Classism frequently functions off stereotypes. Classism can lead to an individual being socially excluded, not visible, or marginalized. This causes the other individual/group (the haves) to be treated as the norm and to be more valued. “To the extent to which people do not fit the perceived social norm, they are treated as ‘less’, which may include less valued and less visible. They become relegated to a second class status; their needs and their lives are treated as if they do not matter as much.” (p. 350).
Classists’ perceptions are often entrenched and systemic. Classism can inhibit people’s objectivity and subsequently influence decisions at every level of human interaction. This can happen without the person discriminated against or the person discriminating even realizing this is the case. In fact, the prejudicious feelings of others may be so solely anticipated by the individual with the vilified condition that they are automatically susceptible to nega...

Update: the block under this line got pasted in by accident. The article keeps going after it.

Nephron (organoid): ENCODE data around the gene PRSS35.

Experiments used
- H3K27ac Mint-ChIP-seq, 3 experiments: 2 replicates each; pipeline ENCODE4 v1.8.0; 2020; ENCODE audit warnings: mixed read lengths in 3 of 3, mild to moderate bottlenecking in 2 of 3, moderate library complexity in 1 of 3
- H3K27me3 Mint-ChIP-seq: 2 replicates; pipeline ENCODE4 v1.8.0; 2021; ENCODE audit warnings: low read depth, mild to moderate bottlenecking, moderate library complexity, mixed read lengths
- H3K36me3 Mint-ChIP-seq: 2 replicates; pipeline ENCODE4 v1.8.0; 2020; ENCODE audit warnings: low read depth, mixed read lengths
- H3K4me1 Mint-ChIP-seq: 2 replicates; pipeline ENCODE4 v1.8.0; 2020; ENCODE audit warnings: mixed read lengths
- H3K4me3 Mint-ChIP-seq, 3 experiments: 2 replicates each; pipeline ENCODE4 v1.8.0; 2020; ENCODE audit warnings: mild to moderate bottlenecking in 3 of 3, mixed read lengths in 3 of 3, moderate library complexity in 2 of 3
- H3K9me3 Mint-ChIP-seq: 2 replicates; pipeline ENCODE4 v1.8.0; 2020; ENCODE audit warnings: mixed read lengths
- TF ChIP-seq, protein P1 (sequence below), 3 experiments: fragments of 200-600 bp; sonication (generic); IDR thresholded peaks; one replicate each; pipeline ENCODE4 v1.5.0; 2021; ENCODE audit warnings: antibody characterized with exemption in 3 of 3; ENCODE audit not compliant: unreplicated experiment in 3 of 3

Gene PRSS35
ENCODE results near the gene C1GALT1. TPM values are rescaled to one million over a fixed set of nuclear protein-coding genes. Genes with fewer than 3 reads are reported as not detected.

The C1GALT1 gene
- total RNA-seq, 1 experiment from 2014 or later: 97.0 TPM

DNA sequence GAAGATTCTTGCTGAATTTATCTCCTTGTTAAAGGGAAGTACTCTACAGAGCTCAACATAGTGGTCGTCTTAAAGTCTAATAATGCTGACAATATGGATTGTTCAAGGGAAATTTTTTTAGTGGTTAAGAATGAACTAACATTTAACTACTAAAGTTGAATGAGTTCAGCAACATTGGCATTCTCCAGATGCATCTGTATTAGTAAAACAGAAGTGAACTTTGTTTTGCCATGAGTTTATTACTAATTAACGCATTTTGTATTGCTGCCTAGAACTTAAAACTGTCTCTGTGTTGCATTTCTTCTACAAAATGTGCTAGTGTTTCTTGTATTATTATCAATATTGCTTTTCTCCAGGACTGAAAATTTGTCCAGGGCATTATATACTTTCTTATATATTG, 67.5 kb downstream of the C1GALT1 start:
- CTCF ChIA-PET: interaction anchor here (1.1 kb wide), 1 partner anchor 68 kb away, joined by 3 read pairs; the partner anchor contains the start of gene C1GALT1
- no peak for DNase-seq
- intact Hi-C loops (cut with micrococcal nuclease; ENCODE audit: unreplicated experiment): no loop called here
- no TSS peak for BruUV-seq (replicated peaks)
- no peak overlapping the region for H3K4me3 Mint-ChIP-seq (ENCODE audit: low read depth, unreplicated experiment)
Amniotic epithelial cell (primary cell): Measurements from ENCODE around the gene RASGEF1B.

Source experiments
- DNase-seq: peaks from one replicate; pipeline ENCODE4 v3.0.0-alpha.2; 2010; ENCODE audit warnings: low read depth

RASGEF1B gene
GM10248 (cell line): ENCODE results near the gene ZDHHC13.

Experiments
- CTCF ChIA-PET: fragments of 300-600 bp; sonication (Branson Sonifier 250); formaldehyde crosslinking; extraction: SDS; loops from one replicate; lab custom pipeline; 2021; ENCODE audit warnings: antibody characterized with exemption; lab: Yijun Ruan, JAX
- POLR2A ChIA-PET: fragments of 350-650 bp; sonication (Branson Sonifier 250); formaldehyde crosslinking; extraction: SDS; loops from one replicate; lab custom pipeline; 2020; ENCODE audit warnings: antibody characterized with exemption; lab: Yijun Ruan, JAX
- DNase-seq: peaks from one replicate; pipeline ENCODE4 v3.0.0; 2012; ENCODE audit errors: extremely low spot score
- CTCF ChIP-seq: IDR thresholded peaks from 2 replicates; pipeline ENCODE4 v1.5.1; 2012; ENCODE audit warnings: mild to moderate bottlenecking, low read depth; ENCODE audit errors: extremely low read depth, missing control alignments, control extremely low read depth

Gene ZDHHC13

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U.S. Department of Education. (2010). Profile of undergraduate Students 2007-2008. National Center for Education Statistics [NCES]. Retrieved from http://nces.ed.gov/pubs2010/2010205.pdf
U.S. Department of Education, National Center for Education Statistics. (2013). The condition of education 2013 (NCES 2013–037), Annual Earnings of Young Adults.
Woods, T. A., Kurtz-Costes, B., & Rowley, S. J. (2004). The development of stereotypes about the rich and poor: Age, race, and family income differences in beliefs. Journal of Youth and Adolescence, 34(5), 437–445.
Zandy, J. (1996). Decloaking class: Why class identity and consciousness count. Race, Gender & Class 5 (1), 7-23.
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